What is leukemia?
- Any cancer is caused by an uncontrolled or unregulated growth of abnormal cells. Leukemia involves the uncontrolled growth of the bone marrow cells
- Leukemia cells, unlike other types of cancers, generally do not clump to form a mass (tumor). Due to the absence of tumor (mass) formation, leukemia is not diagnosed through imaging tests such as X-rays.
- Leukemia is most often a cancer of the white blood cells or WBCs. Some leukemia, however, may start in other types of blood cells.
- Leukemia is of many types. Some types of leukemia mostly affect adults while some are more common in children.
- Some leukemias are fast-growing (acute) while others are slow-growing or chronic leukemia.
- Leukemia may also be divided based upon their cells of origin as myeloid or lymphoid leukemia.
Treatment of leukemia varies according to the type of leukemia besides other factors such as the person’s age, stage of leukemia and presence of complications.
What causes leukemia?
Leukemia results when the genetic material (DNA) of a single cell in the bone marrow transforms, this is called a mutation. A mutated cell does not perform body function, but it eats away the nutrition meant for the normal cells. Every single mutated cell acts as the mother cells producing more abnormal cells.
The exact cause of the mutation is not well understood. Certain factors may put a person at risk of leukemia. These include:
- Previous cancer treatment: Previous treatment for cancer with radiation or chemotherapy may increase the risk of leukemia.
- Environmental chemicals: Exposure to certain chemicals such as benzene (used in several industries to make rubber, plastics, dyes, etc.) and formaldehyde (found in building materials and several household products like soaps and shampoos) can put a person at risk of leukemia.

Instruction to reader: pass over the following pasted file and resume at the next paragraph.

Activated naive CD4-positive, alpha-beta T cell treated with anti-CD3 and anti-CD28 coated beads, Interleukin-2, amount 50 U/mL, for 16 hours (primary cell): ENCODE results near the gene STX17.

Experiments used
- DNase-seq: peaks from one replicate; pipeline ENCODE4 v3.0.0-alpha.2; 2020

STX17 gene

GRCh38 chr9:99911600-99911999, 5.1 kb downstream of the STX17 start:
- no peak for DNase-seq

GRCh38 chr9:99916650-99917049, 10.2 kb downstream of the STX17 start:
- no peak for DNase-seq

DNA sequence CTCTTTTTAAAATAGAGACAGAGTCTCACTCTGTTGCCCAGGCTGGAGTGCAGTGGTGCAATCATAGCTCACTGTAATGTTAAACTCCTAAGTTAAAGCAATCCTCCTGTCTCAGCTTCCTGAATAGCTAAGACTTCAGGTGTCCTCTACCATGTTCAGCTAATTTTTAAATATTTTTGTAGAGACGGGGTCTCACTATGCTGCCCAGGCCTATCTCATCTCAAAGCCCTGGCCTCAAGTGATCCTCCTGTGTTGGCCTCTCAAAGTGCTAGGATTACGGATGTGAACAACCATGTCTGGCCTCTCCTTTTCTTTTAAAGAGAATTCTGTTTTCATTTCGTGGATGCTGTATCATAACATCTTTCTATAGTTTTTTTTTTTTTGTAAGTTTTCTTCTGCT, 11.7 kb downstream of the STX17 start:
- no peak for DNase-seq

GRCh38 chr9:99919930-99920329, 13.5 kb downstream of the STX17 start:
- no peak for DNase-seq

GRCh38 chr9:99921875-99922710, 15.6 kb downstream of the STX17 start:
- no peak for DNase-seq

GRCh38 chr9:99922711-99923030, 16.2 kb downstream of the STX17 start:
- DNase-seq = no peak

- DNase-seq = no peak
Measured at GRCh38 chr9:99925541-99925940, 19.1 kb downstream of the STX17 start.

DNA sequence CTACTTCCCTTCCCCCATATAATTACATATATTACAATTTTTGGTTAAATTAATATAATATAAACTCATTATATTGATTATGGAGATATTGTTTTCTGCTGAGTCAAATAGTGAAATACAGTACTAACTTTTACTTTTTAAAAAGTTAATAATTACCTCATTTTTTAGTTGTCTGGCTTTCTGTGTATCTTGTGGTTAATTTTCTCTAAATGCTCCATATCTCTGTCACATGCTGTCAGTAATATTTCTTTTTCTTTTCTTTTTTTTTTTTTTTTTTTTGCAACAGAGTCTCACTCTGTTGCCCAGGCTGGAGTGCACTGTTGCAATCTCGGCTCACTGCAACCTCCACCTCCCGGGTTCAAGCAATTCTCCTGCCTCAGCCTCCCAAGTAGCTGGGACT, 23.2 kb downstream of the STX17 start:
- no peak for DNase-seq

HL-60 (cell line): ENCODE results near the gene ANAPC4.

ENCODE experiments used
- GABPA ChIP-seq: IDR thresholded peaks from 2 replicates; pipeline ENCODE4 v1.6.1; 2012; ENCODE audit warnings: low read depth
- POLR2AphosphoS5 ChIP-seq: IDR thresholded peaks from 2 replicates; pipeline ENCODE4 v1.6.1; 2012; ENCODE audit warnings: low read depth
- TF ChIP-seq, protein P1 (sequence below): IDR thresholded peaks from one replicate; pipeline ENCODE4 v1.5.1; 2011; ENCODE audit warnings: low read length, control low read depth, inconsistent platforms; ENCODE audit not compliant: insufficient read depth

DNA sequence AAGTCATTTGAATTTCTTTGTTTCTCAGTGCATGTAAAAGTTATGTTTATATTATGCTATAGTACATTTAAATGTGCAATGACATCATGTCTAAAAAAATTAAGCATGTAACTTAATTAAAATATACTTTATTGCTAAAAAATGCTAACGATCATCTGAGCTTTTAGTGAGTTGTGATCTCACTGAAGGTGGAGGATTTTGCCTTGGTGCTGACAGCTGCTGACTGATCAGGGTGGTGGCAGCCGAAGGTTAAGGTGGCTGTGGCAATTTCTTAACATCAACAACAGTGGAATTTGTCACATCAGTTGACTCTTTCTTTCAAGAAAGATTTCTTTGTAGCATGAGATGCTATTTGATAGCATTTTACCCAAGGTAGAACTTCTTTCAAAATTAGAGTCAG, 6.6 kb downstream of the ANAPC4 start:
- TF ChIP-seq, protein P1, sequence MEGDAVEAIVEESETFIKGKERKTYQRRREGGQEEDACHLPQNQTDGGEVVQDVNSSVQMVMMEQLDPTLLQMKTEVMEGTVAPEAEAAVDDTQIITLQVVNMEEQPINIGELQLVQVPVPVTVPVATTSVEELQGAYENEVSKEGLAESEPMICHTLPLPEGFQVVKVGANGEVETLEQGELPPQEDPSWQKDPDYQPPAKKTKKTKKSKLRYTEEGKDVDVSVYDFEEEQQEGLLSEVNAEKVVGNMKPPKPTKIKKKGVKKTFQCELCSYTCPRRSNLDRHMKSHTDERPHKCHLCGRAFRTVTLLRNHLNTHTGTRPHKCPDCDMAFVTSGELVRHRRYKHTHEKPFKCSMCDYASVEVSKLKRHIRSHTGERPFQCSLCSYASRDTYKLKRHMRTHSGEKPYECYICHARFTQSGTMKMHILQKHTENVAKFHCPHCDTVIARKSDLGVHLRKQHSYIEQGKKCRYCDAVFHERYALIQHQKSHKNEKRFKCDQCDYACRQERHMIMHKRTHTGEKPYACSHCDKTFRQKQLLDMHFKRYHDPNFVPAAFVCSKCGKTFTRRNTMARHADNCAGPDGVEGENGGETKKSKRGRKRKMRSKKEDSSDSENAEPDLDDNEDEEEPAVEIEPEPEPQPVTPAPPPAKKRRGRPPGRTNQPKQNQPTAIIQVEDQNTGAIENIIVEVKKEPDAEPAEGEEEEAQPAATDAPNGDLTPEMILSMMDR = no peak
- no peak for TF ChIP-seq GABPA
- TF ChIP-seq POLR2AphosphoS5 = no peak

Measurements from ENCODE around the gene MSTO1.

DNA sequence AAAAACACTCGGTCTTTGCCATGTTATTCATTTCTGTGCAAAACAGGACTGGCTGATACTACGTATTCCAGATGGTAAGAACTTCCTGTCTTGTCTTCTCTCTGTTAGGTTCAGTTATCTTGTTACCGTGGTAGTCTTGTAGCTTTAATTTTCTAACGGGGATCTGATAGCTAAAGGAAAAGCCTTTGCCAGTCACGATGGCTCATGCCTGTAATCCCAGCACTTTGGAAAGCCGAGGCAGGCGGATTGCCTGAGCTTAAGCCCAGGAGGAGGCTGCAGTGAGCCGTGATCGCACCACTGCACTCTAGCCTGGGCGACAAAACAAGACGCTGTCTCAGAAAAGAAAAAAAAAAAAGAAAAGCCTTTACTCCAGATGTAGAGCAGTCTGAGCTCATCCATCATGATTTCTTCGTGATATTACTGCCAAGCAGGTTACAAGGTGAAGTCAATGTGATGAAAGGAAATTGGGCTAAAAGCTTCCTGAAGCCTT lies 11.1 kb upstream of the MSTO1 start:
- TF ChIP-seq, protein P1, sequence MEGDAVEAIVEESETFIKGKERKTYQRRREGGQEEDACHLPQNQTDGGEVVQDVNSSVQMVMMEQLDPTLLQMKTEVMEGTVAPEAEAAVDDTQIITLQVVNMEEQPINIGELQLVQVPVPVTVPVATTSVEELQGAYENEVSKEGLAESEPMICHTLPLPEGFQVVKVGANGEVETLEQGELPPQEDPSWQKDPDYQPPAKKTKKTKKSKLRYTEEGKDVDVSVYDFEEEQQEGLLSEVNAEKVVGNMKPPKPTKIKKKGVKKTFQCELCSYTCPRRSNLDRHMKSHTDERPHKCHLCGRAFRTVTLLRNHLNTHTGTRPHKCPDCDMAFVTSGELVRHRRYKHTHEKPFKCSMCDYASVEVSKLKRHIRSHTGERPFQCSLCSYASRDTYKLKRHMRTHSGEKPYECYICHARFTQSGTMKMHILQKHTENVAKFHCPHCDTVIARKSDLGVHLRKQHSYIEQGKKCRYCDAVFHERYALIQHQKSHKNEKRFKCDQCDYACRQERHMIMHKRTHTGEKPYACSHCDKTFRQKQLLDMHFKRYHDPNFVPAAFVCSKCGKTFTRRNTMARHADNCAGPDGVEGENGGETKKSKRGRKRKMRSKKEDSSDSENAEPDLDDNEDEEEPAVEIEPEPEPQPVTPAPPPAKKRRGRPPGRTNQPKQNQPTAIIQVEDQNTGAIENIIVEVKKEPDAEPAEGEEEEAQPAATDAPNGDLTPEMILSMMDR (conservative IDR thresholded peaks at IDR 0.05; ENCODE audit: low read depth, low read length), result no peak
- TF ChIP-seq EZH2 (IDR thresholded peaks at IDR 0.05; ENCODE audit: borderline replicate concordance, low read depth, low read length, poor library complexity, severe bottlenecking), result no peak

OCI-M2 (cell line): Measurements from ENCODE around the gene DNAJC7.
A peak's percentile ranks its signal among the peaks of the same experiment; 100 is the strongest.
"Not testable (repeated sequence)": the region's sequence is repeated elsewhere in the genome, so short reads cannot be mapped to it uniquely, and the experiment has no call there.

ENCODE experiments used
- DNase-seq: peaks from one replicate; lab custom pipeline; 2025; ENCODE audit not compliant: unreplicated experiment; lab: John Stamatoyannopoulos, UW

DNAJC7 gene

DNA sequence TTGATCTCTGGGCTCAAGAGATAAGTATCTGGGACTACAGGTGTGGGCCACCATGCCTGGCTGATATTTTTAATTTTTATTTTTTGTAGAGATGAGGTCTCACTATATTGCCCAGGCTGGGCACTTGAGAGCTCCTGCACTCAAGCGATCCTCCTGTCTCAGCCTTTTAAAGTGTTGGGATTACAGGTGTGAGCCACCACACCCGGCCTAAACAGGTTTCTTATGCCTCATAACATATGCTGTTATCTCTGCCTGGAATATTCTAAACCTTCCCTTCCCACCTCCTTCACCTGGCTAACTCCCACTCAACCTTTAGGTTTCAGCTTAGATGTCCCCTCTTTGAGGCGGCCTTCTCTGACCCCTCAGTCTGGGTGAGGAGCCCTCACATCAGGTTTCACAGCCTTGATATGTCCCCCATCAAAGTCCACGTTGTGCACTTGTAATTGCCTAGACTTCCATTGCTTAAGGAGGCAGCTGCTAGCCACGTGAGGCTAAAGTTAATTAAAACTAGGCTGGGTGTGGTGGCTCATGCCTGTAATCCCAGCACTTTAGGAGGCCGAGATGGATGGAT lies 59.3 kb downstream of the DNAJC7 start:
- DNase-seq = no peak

- Cigarette smoking: Present or previous history of smoking increases the risk of several cancers including leukemia.
- Genetic disorders: Certain genetic disorders such as Down syndrome, neurofibromatosis, and Klinefelter syndrome may increase the risk of having leukemia
- Family history of leukemia: In most cases, there is no family history of leukemia, however, if a family member has been diagnosed with leukemia or a genetic disorder, it may increase your risk of leukemia.
What are the early signs and symptoms of leukemia?
The early signs and symptoms of leukemia are usually very subtle and non-specific.
Early symptoms are:
- Fever which keeps coming frequently
- Feeling tired and weak
- Looking pale
Other symptoms are:
- The tendency for bruising and bleeding: The person may complain of frequent nose and gum bleeds. There may be tiny reddish spots on the skin, called petechiae. Purplish patches or bruises may be seen on the skin.
- Pain and tenderness in bones or joints
- Swollen lymph nodes which may be felt in the neck, underarm, groin, or stomach
- An enlarged spleen or liver may be felt as heaviness or pain in the belly.
- Frequent infections.
- Unintended or unplanned weight loss.
- Night sweats.
- Pain or fullness felt under the ribs on the left side.
What are the complications of leukemia?
The complications of leukemia include:
- Frequent infections
- Tumor lysis syndrome (a condition caused by the rapid death of cancer cells during aggressive treatment)
- Organ damage such as liver and kidney failure
- Risk of other cancers
- Children receiving leukemia therapy may experience problems such as central nervous system (CNS) impairment, slowing of growth, infertility, cataract apart from an increased risk for other cancers.